1917: Frank Little of the IWW lynched

4 comments August 1st, 2008 Headsman

On this date in 1917, Wobbly labor organizer Frank Little was abducted from his hotel and hanged from a railroad trestle in Butte, Montana.

An executive board member of the radical Industrial Workers of the World, the half-Cherokee Little had only rolled into Montana’s copper mining hub two weeks before. A roving agitator who had organized workers all around the west, he would be a signal martyr to America’s nascent Red Scare.

It was a fraught moment nationwide, and worldwide. After winning re-election on the slogan “He kept us out of war,” Woodrow Wilson upon his inauguration immediately (try to act surprised) got the United States into World War I. Just as it had in Europe, the question of war put American labor to the test: would it transfer opposition to war into resistance, or would it line up patriotically with its state?

This outstanding IWW poster (via the University of Arizona’s web exhibit on the labor deportations that had expelled Frank Little from Arizona just days before he arrived in Butte) pits the militant Wobbly position against the nationalist American Federation of Labor.*

And Little was one of the most stridently anti-war in his movement.

Either we’re for their capitalist slaughter fest or against it. I’m ready to face a firing squad** rather than compromise. (Source)

Anaconda Copper could nowise welcome this character’s arrival, where he would organize already-striking miners and mix in militant anti-war rhetoric with incendiary potential in the cocktail of immigrant workers being asked (in many cases) to wage war on their homelands.

The local labor conflict, an exceptionally brutal instance of a pattern across the country and especially in western mining country, was probably savage enough on its own to make Little a marked man. Whether his anti-war activity or his union activity motivated his death is not sure, but the dilemma was probably a false one for his killers just as it was for Little himself: they were two heads of the coin. As American troops poured into Europe, and particularly as the Bolshevik Revolution later in 1917 spurred a worldwide Communist scare (and a separate American military expedition), both public and private power violently pursued left-wing elements.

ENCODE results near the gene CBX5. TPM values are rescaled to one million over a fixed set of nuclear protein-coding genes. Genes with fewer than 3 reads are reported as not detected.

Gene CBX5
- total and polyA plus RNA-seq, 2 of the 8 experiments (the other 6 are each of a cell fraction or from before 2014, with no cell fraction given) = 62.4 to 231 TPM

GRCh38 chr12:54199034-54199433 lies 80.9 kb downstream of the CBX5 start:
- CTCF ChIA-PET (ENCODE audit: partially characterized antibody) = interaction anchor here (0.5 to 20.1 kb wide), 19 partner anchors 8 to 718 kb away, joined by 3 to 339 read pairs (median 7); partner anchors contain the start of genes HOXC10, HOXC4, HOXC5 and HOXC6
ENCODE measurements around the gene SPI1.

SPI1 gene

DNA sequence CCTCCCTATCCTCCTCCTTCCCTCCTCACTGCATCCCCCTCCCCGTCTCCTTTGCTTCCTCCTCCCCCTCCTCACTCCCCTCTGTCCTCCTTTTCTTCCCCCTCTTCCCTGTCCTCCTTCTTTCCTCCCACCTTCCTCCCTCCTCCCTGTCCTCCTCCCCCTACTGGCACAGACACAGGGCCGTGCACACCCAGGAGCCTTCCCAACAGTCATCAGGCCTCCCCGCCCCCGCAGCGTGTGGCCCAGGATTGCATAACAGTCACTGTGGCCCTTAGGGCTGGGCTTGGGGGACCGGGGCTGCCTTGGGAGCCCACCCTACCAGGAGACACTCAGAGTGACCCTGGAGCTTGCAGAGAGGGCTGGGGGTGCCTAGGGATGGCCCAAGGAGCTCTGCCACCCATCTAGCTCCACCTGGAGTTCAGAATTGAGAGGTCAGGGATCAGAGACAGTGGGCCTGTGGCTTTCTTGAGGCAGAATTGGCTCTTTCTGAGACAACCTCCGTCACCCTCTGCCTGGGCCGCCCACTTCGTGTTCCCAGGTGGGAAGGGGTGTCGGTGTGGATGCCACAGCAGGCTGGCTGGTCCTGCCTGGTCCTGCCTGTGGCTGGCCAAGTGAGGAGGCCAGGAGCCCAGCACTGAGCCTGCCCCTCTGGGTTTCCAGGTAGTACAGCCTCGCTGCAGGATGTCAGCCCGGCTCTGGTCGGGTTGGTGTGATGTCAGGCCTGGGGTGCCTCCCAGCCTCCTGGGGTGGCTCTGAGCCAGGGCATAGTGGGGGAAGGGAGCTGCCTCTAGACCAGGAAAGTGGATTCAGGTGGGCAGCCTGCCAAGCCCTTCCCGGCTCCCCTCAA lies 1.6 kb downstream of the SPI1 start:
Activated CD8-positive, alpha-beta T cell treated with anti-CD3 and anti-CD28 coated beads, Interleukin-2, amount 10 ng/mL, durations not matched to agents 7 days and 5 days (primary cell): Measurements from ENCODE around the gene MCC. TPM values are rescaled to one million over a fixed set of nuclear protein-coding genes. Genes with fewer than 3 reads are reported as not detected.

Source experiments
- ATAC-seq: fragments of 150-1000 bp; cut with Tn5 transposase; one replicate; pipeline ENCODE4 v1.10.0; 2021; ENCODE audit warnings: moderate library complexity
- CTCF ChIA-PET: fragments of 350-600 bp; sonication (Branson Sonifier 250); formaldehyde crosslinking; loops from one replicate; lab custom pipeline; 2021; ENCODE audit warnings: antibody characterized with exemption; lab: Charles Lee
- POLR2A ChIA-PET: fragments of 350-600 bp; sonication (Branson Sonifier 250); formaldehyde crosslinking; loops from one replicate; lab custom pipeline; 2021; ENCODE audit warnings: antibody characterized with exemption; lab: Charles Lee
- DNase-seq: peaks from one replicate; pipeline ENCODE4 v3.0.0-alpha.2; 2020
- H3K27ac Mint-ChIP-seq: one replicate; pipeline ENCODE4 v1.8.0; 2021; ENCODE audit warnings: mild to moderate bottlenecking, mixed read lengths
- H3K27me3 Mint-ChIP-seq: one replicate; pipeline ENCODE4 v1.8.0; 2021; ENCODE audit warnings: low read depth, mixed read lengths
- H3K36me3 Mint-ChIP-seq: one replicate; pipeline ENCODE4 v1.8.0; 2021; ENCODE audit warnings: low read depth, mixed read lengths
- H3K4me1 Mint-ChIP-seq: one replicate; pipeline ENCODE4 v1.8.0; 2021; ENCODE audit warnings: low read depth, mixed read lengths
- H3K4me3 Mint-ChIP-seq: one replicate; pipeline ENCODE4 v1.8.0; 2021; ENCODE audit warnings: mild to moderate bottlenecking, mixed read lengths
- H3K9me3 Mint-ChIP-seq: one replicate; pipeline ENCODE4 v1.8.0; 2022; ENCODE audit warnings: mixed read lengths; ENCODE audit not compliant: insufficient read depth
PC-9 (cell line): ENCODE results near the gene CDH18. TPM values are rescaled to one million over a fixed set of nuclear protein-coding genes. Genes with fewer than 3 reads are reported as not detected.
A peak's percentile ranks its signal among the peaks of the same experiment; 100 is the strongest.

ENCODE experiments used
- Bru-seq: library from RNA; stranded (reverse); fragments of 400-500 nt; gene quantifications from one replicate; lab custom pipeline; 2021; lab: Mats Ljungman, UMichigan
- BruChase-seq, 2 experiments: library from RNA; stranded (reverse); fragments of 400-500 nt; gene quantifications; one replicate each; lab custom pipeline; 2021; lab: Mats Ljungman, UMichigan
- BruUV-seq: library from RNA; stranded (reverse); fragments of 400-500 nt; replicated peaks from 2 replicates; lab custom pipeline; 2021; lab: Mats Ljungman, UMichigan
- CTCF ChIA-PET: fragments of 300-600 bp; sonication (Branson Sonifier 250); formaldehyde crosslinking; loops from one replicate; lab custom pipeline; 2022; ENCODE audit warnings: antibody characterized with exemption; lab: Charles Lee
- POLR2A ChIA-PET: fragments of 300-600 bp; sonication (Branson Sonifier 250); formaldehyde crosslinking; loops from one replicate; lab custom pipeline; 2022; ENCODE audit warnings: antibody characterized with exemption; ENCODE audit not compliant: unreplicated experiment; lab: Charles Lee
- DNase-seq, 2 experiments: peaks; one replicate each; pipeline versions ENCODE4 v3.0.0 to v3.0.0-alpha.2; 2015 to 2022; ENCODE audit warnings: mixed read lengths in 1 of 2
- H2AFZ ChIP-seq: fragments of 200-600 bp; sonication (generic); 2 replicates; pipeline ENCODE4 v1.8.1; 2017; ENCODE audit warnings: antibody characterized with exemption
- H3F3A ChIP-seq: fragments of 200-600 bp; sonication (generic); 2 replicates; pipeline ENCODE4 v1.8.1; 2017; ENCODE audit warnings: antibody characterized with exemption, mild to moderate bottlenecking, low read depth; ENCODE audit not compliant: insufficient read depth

Caption: Copper Trust to the Press: “It’s all right, pal; just tell them he was a traitor.” (Source.)

The film An Injury To One (review) deftly weaves those themes and others together into the tale of a crime which is also the tale of a time and place:

This note was found pinned to Little’s body. “3-7-77”, a Montana vigilante calling card, indicates the dimensions of a grave.

Officially (again, act surprised), it’s an unsolved crime. Even though the New York Times report the day after the hanging quoted a labor official claiming “certain” knowledge of five of the six men in the posse, and a prosecutor vowing, “it is a cold-blooded murder and every effort will be used to apprehend the men who did it,” nobody ever went on trial for lynching Little.

Company goons, likely aided by the infamous union-busting Pinkerton detective agency, are the presumed culprits. And it is the nature of lynchings to make extrajudicial the rough justice sought by a certain constituency, as expressed by Montana’s Helena Independent:

Good work! Let them continue to hang every I.W.W. in the state. The time has come. It is beyond the comprehension of the average citizen why the war department has not ordered certain leaders arrested and shot. The people will not stand for much more.

A massive funeral turnout brought federal troops to quash labor unrest in Butte … and in the years to come, the IWW would be hunted from pillar to post.

Pro-Wobbly sites give adoring biographical treatment and fairly extensive resource lists on Little here and here.

Little is buried in Butte. His grave marker reads:

Slain By Capitalist Interests For Organizing And Inspiring His Fellow Men.

* The AFL, now the AFL-CIO, remains the dominant institution in American labor today.

** Little undoubtedly had in mind the precedent of his fellow-martyr Joe Hill, executed judicially two years before in Utah.

On this day..

Entry Filed under: 20th Century,Activists,Capital Punishment,Death Penalty,Execution,Hanged,History,Lynching,Martyrs,Montana,USA,Wartime Executions

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1916: James Connolly, socialist revolutionary

9 comments May 12th, 2008 Sem

On this date in 1916, James Connolly was tied to a chair and executed by firing squad along with Sean Mac Diarmada.

James Connolly: Irish revolutionary.

Connolly was born to Irish immigrant parents in Scotland. His first experience in his ancestral home of Ireland was during his stint in the British Army where, stationed in and around Cork, he had the opportunity to witness firsthand both the poor treatment of the native Irish by the British forces as well as the grave disparities between the landowning and peasant classes. When he returned home to Scotland, he fell in with the socialist crowd and quickly rose through the ranks to become one of the movement’s leaders. He actively participated in socialist organizations in several countries and joined the ranks of the Industrial Workers of the World.